Bio-Based Innovations Expo 2017 is a new tradeshow focused around building a stronger market for bio-based products taking place at the NEC in Birmingham on 5-6 July. The event aims to scale up the bio-economy and find solutions to the challenges highlighted in the report, and will feature speakers and participants from across the bio-based innovations value chain. Key topics for discussion will include how to increase market demand for bio-based products, successful collaboration with governments to support growth in the bio-economy and improving the quality and performance of bio-based innovations.
The report, entitled ‘Bio-economy Snapshot’, analyses the current state of the bio-economy, including the biggest opportunities and barriers to market. The research was conducted with 98 key players across the industry, with an even split between those at manager level and those holding more senior roles.
“This report offers a great snapshot of the current state of the bio-economy and the industry’s principal opportunities and barriers” said Charlotte Morton, Chief Executive of We Are Orchard, the event organisers. “The key messages are that there is huge appetite for growth in agribusiness and that businesses working in the bio-economy need more financial and regulatory support to help them capitalise on the opportunities offered by bio-based innovations. Bio-Based Innovations Expo 2017 will aim to find solutions to the challenges identified in this report and promote the benefits of the bio-economy through showcasing the most progressive technologies, bio-based materials, and biodegradable products. It’s a must-attend event for those looking to extract value from what we traditionally think of as ‘wastes’.”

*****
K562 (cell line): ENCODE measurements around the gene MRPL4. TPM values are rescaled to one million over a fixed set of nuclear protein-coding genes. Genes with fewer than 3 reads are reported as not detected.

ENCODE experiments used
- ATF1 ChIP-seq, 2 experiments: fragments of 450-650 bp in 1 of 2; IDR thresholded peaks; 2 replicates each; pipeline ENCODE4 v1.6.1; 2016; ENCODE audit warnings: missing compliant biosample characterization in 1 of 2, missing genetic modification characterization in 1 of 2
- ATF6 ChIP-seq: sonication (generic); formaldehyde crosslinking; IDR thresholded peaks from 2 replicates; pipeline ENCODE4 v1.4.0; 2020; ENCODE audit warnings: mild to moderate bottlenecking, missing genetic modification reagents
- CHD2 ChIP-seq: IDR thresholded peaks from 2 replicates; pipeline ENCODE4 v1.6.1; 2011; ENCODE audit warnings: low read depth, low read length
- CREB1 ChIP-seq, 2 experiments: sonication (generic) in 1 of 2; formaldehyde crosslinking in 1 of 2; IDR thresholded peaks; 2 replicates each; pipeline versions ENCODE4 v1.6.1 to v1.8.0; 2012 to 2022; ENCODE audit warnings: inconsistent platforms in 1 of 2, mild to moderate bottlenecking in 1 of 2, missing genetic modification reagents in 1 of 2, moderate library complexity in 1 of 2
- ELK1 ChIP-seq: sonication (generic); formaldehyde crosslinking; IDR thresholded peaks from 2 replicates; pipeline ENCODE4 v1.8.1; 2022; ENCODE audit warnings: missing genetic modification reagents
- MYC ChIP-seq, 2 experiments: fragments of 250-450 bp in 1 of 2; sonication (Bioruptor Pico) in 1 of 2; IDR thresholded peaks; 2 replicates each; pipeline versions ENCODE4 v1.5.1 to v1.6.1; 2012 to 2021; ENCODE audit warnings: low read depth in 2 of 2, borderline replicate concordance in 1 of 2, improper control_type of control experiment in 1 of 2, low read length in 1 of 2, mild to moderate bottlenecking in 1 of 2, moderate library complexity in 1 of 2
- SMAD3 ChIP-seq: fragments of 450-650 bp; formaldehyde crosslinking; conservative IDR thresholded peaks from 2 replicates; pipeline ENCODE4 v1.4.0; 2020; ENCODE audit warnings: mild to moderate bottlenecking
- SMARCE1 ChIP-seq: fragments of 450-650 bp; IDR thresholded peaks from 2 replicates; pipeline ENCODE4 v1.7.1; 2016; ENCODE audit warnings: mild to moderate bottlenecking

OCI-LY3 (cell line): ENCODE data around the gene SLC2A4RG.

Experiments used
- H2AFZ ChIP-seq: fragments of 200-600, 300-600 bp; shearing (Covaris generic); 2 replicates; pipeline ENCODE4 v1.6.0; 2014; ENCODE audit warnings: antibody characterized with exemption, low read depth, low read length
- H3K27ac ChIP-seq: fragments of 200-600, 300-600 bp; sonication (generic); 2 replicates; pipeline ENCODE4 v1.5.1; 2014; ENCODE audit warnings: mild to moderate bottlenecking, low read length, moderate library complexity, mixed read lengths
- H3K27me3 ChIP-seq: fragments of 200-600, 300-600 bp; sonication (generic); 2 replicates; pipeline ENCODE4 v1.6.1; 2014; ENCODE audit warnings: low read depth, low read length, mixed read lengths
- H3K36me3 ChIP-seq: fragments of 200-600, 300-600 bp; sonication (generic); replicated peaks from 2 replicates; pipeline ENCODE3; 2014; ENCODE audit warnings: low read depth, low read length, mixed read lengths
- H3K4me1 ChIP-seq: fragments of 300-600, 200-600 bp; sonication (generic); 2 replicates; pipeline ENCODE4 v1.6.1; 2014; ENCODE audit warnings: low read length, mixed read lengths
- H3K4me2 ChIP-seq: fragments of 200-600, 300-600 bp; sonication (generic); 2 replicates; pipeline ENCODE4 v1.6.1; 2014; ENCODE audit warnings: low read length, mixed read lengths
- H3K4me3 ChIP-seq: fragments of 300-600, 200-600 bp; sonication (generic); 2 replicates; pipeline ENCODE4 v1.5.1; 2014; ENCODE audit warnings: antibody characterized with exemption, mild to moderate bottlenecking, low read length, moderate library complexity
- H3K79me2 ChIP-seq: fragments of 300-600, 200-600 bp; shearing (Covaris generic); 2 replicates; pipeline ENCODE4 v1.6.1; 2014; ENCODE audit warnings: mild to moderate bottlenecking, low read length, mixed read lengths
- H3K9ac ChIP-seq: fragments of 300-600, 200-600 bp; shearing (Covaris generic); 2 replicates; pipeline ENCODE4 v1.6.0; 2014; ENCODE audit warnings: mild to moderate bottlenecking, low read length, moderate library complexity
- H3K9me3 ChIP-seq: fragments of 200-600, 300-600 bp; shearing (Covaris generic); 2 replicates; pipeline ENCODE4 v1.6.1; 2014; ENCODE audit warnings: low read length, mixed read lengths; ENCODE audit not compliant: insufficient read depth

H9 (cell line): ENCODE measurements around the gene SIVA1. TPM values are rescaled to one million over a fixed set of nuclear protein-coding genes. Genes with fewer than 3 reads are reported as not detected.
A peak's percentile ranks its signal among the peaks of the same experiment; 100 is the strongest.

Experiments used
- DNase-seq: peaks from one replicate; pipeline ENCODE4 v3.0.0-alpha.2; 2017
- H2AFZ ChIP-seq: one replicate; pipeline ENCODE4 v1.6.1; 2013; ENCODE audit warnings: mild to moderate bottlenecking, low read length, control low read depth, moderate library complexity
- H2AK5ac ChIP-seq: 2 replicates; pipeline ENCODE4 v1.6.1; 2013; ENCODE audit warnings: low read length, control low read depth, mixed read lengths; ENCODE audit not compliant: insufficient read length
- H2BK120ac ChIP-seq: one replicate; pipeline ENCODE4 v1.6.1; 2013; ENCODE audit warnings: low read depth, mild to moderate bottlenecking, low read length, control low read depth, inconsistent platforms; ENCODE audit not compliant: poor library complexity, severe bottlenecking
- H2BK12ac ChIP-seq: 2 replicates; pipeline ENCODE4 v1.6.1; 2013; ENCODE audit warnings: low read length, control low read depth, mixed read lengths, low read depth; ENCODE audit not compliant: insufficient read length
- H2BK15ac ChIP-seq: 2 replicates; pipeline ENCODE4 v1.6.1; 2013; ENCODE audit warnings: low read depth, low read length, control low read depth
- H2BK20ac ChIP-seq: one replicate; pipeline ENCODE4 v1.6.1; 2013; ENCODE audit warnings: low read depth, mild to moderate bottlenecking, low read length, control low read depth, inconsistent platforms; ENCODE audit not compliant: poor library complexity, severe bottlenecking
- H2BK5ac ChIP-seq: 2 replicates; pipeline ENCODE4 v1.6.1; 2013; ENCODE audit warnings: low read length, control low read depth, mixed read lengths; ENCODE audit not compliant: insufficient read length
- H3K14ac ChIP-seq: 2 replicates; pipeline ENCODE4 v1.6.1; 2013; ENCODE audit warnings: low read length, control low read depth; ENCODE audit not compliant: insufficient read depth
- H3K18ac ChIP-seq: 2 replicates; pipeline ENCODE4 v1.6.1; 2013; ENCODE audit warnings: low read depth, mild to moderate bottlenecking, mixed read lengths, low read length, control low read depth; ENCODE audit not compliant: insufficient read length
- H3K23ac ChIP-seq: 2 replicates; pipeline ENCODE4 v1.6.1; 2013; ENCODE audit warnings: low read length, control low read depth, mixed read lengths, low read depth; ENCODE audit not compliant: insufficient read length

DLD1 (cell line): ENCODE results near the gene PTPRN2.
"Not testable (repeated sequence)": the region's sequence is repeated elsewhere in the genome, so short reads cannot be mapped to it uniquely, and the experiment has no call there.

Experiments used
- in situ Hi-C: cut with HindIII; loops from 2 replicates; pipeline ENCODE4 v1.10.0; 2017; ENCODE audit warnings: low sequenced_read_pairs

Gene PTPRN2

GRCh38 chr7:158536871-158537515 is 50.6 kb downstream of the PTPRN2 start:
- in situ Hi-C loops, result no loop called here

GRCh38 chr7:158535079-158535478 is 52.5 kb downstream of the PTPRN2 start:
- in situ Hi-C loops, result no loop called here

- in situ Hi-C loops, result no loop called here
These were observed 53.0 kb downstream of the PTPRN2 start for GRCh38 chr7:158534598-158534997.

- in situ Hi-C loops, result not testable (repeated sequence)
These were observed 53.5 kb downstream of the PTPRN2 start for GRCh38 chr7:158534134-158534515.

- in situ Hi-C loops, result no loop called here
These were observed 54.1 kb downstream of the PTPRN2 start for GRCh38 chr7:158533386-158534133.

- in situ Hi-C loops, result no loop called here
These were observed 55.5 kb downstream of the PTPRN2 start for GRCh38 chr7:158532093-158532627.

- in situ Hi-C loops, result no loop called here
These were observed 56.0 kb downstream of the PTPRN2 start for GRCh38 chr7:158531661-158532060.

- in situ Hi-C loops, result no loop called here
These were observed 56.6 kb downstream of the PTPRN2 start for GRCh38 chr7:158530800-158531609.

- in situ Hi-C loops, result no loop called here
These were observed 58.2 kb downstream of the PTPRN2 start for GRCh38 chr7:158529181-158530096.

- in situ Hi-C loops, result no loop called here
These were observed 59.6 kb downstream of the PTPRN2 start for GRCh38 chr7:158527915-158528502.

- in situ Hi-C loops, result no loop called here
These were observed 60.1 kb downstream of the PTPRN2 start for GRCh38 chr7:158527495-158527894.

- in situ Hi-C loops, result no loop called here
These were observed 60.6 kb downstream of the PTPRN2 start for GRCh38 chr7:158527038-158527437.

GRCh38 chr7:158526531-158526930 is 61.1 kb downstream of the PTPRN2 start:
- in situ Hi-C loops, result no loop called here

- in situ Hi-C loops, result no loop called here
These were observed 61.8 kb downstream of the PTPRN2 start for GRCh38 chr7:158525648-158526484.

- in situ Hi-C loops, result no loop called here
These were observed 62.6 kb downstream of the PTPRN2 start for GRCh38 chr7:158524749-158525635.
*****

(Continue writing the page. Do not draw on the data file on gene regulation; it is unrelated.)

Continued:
According to the report, almost twice as many respondents identified agriculture as the sector that presents the biggest opportunity for the bio-economy than any other sector. Other key sectors identified included food and beverage, power and utilities, and wastewater treatment.
Bio-based resources have a huge variety of properties, making them the most exciting materials for manufacturing. With the plethora of feedstocks, oil- and starch-based crops, wood, algae, sewage, and paper pulp available in our ecosystem, much of which currently goes to waste, the business and sustainability benefits of re-thinking the raw materials that go into products, packaging, and processes are clear.
The report suggests that commercialising innovation is the primary driver in scaling up the bio-economy and identifies capital, regulatory support, and research and knowledge as the biggest barriers to growth for bio-based and biodegradable innovations. Product development is ranked as the primary focus for a third of respondents over the next 12 months, followed by increasing sales, marketing, and improving sustainability.